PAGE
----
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NPost: Macedonia doubts peace deal will hold

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  • D. Dostanic
    http://www.nationalpost.com/news/world/story.html?f=/stories/20010811/642756.html NATIONAL POST, Saturday, August 11, 2001 Macedonia doubts peace deal will
    Message 1 of 1 , Aug 11, 2001
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      http://www.nationalpost.com/news/world/story.html?f=/stories/20010811/642756.html

      NATIONAL POST, Saturday, August 11, 2001

      Macedonia doubts peace deal will hold

      International community asked to reconsider plan

      Philippa Fletcher
      Reuters

      SKOPJE - Macedonia suggested yesterday that the international community
      rethink its plan to end a six-month-old ethnic Albanian insurgency, saying
      recent guerrilla attacks made it clear the rebels would not simply lay down
      their arms.

      In an emotional appeal to NATO, the United Nations and the European Union,
      Ilinka Mitreva, Macedonia's Foreign Minister, said in an open letter that
      the guerrillas, who have taken large swaths of territory since they appeared
      in February, were bent on splitting the country.

      Ms. Mitreva said a peace deal initialled by Macedonian and ethnic Albanian
      leaders on Wednesday would not work unless the international community
      identified, defined and exposed the composition and goals of the rebel
      National Liberation Army.

      "Under the cloak of a struggle for greater minority and human rights, the
      so-called NLA clearly wants to realize one aim: division of Macedonia ...
      and changing the borders in the region," she wrote.

      NATO has promised a force of around 3,500 troops to collect guerrilla
      weapons once the political agreement is signed and an amnesty is declared,
      and if the rebels agree to disarm and a stable ceasefire is in place.

      Ms. Mitreva's plea followed the deaths of seven Macedonian soldiers
      yesterday when their truck ran over a land mine believed to have been set by
      Albanian rebels.

      Fighting between ethnic Albanian rebels and government forces erupted in the
      area 10 kilometres north of the capital, Skopje. Ethnic Albanian sources in
      Ljuboten said at least one house was levelled in the ethnic Albanian
      village, which was sealed off by government troops. A villager, speaking by
      telephone on condition of anonymity, said government forces were using two
      helicopter gunships to shell Ljuboten, whose hundreds of residents were
      hiding in basements.

      The region close to the capital has not previously been involved in the
      clashes. Detonations of mortar and artillery fire could be heard in Skopje.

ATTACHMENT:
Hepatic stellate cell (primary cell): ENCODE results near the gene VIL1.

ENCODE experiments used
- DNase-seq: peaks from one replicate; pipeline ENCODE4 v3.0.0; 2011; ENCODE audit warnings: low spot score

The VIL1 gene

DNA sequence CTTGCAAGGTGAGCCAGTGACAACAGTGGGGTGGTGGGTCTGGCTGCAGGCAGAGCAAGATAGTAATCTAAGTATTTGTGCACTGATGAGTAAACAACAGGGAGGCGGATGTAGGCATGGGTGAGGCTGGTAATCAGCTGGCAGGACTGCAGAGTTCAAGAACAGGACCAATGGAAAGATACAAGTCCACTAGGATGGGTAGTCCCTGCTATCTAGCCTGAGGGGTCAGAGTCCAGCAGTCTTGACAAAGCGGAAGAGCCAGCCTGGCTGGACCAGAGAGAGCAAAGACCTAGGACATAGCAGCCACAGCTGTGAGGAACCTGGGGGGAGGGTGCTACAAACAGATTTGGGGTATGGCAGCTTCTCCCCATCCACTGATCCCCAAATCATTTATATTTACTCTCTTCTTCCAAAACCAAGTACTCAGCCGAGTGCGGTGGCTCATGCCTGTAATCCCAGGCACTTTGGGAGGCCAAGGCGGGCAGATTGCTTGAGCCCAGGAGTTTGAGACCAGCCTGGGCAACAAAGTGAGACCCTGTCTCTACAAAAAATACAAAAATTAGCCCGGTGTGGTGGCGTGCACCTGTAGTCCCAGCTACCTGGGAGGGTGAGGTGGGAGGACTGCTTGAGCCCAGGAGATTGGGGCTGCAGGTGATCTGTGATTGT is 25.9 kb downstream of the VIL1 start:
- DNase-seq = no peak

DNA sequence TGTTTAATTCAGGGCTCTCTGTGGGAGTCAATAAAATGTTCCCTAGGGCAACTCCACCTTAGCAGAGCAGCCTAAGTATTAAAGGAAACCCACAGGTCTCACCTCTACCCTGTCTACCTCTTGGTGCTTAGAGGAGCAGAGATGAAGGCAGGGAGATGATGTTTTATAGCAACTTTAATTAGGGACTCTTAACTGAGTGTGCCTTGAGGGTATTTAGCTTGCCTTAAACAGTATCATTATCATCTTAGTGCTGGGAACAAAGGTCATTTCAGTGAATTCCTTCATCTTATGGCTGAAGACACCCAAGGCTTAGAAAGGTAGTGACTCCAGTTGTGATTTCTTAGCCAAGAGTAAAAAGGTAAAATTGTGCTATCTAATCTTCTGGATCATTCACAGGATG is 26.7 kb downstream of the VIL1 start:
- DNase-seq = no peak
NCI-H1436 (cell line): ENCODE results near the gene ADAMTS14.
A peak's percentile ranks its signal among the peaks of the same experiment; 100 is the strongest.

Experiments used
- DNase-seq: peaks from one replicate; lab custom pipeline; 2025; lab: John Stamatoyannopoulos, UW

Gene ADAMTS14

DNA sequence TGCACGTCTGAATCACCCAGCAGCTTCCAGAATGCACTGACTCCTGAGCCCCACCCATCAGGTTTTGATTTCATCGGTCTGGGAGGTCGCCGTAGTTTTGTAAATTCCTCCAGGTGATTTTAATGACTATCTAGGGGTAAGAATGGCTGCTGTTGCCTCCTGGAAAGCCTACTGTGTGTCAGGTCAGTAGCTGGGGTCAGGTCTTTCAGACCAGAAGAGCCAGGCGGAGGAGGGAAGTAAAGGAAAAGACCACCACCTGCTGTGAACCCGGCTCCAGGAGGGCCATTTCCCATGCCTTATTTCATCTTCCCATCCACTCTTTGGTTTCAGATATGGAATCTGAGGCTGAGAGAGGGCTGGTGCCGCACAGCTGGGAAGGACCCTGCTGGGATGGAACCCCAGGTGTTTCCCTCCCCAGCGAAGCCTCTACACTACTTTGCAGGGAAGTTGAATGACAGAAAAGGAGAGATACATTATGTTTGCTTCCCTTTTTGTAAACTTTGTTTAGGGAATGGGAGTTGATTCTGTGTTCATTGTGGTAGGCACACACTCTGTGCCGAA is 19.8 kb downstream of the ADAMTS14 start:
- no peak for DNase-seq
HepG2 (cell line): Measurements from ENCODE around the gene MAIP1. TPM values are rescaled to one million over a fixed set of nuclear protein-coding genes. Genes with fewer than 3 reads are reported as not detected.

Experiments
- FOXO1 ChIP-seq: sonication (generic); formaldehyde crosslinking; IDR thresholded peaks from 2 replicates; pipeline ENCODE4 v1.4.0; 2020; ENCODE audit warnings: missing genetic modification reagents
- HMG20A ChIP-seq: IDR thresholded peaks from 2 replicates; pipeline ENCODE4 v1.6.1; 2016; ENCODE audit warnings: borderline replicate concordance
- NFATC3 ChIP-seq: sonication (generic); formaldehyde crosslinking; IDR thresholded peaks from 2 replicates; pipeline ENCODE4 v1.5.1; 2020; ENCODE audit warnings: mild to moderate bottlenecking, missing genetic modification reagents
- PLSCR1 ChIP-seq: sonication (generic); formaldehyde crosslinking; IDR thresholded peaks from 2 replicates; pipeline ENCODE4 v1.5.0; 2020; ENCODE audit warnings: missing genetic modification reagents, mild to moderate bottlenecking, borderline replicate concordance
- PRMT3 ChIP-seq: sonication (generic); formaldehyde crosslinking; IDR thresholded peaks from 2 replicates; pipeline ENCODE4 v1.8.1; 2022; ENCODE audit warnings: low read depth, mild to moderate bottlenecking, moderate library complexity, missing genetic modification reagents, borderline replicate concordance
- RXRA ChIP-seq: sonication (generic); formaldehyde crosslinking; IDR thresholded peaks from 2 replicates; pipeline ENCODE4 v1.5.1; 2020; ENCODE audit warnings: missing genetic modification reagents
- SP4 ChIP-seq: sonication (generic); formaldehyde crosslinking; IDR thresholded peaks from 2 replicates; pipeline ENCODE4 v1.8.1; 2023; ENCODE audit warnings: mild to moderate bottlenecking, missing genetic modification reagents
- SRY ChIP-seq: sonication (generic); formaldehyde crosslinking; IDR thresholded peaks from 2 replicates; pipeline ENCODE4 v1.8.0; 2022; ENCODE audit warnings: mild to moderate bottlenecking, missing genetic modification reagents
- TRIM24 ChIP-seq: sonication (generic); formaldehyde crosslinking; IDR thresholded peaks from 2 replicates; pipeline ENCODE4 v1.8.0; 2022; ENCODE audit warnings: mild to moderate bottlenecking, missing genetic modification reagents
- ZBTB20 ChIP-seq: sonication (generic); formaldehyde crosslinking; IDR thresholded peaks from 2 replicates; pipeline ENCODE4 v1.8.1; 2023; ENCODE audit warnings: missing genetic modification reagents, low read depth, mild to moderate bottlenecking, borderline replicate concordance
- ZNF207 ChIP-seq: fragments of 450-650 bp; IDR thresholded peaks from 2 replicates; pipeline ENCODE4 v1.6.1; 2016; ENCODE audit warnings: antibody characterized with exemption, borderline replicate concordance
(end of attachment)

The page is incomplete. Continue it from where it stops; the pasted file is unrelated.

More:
"This is a critical phase for peace in Macedonia," said Hansjorg Eiff, the
      NATO ambassador to Macedonia. "The situation is serious and our
      possibilities are limited" to stop the escalation in the fighting.

      Some Macedonian hardliners regard the peace plan as capitulation at gunpoint
      to demands for more rights for ethnic Albanians, who make up about 30% of
      the population. Rebel hardliners also believe their best chance lies in more
      fighting, which has made an absurdity of an already ragged ceasefire
      supposedly in effect since July 5 between government forces and the NLA.

      A spokesman for the United Nations refugee agency UNHCR said it was gravely
      concerned. "It is a very alarming picture. The danger of sliding into
      all-out-war mounts with every incident," Kris Janowski told a news briefing
      in Geneva.

      Ms. Mitreva said the deaths of the seven soldiers, which came two days after
      10 government troops were killed in a rebel ambush, showed voluntary
      disarmament was unlikely.

      "Since it is natural to assume that, following everything that has happened,
      the so-called NLA will not proceed with voluntary disarmament, perhaps this
      should be a sign for the process and plan for disarmament to be redesigned,"
      her letter said.

      "Let us not allow Macedonia to burn in flames. This will be a European
      flame. It will burn our and your conscience," Ms. Mitreva's letter
      concluded.

      Yesterday, Vlado Buckovski, the Defence Minister, called on Macedonians to
      put their bitterness aside and support a peace deal with the ethnic
      Albanians.

      "Let us give peace a chance," Mr. Buckovski said. "Believe me, the situation
      will be even more difficult if war comes to our homes."

      Some Western analysts have suggested the only way to solve the crisis is for
      NATO to forcibly disarm the rebels, but the alliance has ruled this out,
      fearing revenge attacks on its peacekeepers in neighbouring Kosovo, a
      predominantly Albanian province.

      Several hundred youths marched through the capital late yesterday to protest
      the killing of the seven soldiers, waving Macedonian flags and shouting,
      "Albanians to the gas chambers."

      The protesters attempted to storm the U.S. embassy but were turned back by
      riot police.

      The protest was the latest expression of Macedonian resentment towards the
      West, which the Skopje government has regularly accused of indirectly
      helping ethnic Albanian rebels.


      letters@...


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